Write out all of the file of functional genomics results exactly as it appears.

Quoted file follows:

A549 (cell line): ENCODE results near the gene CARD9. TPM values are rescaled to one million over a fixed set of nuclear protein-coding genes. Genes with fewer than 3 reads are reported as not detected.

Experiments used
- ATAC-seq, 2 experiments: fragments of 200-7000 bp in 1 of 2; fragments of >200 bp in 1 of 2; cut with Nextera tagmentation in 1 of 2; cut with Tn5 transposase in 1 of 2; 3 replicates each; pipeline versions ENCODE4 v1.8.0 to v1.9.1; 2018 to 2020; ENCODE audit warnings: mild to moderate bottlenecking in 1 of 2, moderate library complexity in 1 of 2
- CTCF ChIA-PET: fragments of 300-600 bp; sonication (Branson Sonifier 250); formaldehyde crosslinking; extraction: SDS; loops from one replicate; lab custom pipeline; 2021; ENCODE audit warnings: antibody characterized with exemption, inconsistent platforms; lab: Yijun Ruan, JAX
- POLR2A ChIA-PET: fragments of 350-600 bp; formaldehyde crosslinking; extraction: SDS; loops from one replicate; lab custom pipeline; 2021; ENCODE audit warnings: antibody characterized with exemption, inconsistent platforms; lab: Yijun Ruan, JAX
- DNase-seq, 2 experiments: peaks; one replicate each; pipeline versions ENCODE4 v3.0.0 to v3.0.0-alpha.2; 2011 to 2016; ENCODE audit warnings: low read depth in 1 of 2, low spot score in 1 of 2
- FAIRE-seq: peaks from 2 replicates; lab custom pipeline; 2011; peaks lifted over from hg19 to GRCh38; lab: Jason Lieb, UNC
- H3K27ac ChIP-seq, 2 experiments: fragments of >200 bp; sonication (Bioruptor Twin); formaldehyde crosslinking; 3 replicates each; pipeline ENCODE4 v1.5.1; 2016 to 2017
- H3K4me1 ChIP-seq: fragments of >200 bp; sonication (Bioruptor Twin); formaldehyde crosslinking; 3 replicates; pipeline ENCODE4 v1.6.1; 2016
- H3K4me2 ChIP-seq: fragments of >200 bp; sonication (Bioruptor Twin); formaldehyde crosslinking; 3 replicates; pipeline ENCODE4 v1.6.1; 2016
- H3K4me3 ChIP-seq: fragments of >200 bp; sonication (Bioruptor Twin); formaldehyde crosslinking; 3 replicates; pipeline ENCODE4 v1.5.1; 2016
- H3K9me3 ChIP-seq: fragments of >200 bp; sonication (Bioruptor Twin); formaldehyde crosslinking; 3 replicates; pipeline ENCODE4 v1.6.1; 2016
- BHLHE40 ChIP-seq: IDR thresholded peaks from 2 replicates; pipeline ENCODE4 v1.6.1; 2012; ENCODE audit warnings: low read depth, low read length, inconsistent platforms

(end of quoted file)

A549 (cell line): ENCODE results near the gene CARD9. TPM values are rescaled to one million over a fixed set of nuclear protein-coding genes. Genes with fewer than 3 reads are reported as not detected.

Experiments used
- ATAC-seq, 2 experiments: fragments of 200-7000 bp in 1 of 2; fragments of >200 bp in 1 of 2; cut with Nextera tagmentation in 1 of 2; cut with Tn5 transposase in 1 of 2; 3 replicates each; pipeline versions ENCODE4 v1.8.0 to v1.9.1; 2018 to 2020; ENCODE audit warnings: mild to moderate bottlenecking in 1 of 2, moderate library complexity in 1 of 2
- CTCF ChIA-PET: fragments of 300-600 bp; sonication (Branson Sonifier 250); formaldehyde crosslinking; extraction: SDS; loops from one replicate; lab custom pipeline; 2021; ENCODE audit warnings: antibody characterized with exemption, inconsistent platforms; lab: Yijun Ruan, JAX
- POLR2A ChIA-PET: fragments of 350-600 bp; formaldehyde crosslinking; extraction: SDS; loops from one replicate; lab custom pipeline; 2021; ENCODE audit warnings: antibody characterized with exemption, inconsistent platforms; lab: Yijun Ruan, JAX
- DNase-seq, 2 experiments: peaks; one replicate each; pipeline versions ENCODE4 v3.0.0 to v3.0.0-alpha.2; 2011 to 2016; ENCODE audit warnings: low read depth in 1 of 2, low spot score in 1 of 2
- FAIRE-seq: peaks from 2 replicates; lab custom pipeline; 2011; peaks lifted over from hg19 to GRCh38; lab: Jason Lieb, UNC
- H3K27ac ChIP-seq, 2 experiments: fragments of >200 bp; sonication (Bioruptor Twin); formaldehyde crosslinking; 3 replicates each; pipeline ENCODE4 v1.5.1; 2016 to 2017
- H3K4me1 ChIP-seq: fragments of >200 bp; sonication (Bioruptor Twin); formaldehyde crosslinking; 3 replicates; pipeline ENCODE4 v1.6.1; 2016
- H3K4me2 ChIP-seq: fragments of >200 bp; sonication (Bioruptor Twin); formaldehyde crosslinking; 3 replicates; pipeline ENCODE4 v1.6.1; 2016
- H3K4me3 ChIP-seq: fragments of >200 bp; sonication (Bioruptor Twin); formaldehyde crosslinking; 3 replicates; pipeline ENCODE4 v1.5.1; 2016
- H3K9me3 ChIP-seq: fragments of >200 bp; sonication (Bioruptor Twin); formaldehyde crosslinking; 3 replicates; pipeline ENCODE4 v1.6.1; 2016
- BHLHE40 ChIP-seq: IDR thresholded peaks from 2 replicates; pipeline ENCODE4 v1.6.1; 2012; ENCODE audit warnings: low read depth, low read length, inconsistent platforms